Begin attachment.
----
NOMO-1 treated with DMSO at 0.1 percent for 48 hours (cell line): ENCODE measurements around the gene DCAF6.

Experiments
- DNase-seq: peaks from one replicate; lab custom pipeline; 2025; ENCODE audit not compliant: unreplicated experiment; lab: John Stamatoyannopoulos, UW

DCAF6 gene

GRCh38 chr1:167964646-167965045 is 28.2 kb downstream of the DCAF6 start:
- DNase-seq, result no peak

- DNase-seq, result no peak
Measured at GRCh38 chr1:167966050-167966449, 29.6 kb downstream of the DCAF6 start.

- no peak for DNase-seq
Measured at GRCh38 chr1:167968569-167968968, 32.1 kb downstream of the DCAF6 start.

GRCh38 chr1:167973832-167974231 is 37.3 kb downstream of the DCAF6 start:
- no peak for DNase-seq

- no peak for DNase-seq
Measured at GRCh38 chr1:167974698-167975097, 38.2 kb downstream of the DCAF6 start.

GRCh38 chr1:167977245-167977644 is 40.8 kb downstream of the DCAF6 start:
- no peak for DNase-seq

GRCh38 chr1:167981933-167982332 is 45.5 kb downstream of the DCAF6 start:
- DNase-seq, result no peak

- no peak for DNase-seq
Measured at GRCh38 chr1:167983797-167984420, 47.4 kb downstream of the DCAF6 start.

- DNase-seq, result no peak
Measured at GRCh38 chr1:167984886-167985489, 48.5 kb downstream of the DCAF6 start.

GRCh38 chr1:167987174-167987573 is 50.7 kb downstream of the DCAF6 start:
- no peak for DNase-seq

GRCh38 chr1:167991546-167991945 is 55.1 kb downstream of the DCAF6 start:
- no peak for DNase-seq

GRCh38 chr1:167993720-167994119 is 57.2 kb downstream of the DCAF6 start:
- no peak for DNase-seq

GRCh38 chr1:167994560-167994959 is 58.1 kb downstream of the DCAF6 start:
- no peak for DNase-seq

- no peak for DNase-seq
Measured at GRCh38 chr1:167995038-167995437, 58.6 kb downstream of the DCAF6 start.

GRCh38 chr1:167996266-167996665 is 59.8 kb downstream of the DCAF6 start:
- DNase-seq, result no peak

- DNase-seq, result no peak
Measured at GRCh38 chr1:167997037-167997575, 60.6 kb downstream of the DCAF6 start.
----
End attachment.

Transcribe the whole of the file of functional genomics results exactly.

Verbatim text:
NOMO-1 treated with DMSO at 0.1 percent for 48 hours (cell line): ENCODE measurements around the gene DCAF6.

Experiments
- DNase-seq: peaks from one replicate; lab custom pipeline; 2025; ENCODE audit not compliant: unreplicated experiment; lab: John Stamatoyannopoulos, UW

DCAF6 gene

GRCh38 chr1:167964646-167965045 is 28.2 kb downstream of the DCAF6 start:
- DNase-seq, result no peak

- DNase-seq, result no peak
Measured at GRCh38 chr1:167966050-167966449, 29.6 kb downstream of the DCAF6 start.

- no peak for DNase-seq
Measured at GRCh38 chr1:167968569-167968968, 32.1 kb downstream of the DCAF6 start.

GRCh38 chr1:167973832-167974231 is 37.3 kb downstream of the DCAF6 start:
- no peak for DNase-seq

- no peak for DNase-seq
Measured at GRCh38 chr1:167974698-167975097, 38.2 kb downstream of the DCAF6 start.

GRCh38 chr1:167977245-167977644 is 40.8 kb downstream of the DCAF6 start:
- no peak for DNase-seq

GRCh38 chr1:167981933-167982332 is 45.5 kb downstream of the DCAF6 start:
- DNase-seq, result no peak

- no peak for DNase-seq
Measured at GRCh38 chr1:167983797-167984420, 47.4 kb downstream of the DCAF6 start.

- DNase-seq, result no peak
Measured at GRCh38 chr1:167984886-167985489, 48.5 kb downstream of the DCAF6 start.

GRCh38 chr1:167987174-167987573 is 50.7 kb downstream of the DCAF6 start:
- no peak for DNase-seq

GRCh38 chr1:167991546-167991945 is 55.1 kb downstream of the DCAF6 start:
- no peak for DNase-seq

GRCh38 chr1:167993720-167994119 is 57.2 kb downstream of the DCAF6 start:
- no peak for DNase-seq

GRCh38 chr1:167994560-167994959 is 58.1 kb downstream of the DCAF6 start:
- no peak for DNase-seq

- no peak for DNase-seq
Measured at GRCh38 chr1:167995038-167995437, 58.6 kb downstream of the DCAF6 start.

GRCh38 chr1:167996266-167996665 is 59.8 kb downstream of the DCAF6 start:
- DNase-seq, result no peak

- DNase-seq, result no peak
Measured at GRCh38 chr1:167997037-167997575, 60.6 kb downstream of the DCAF6 start.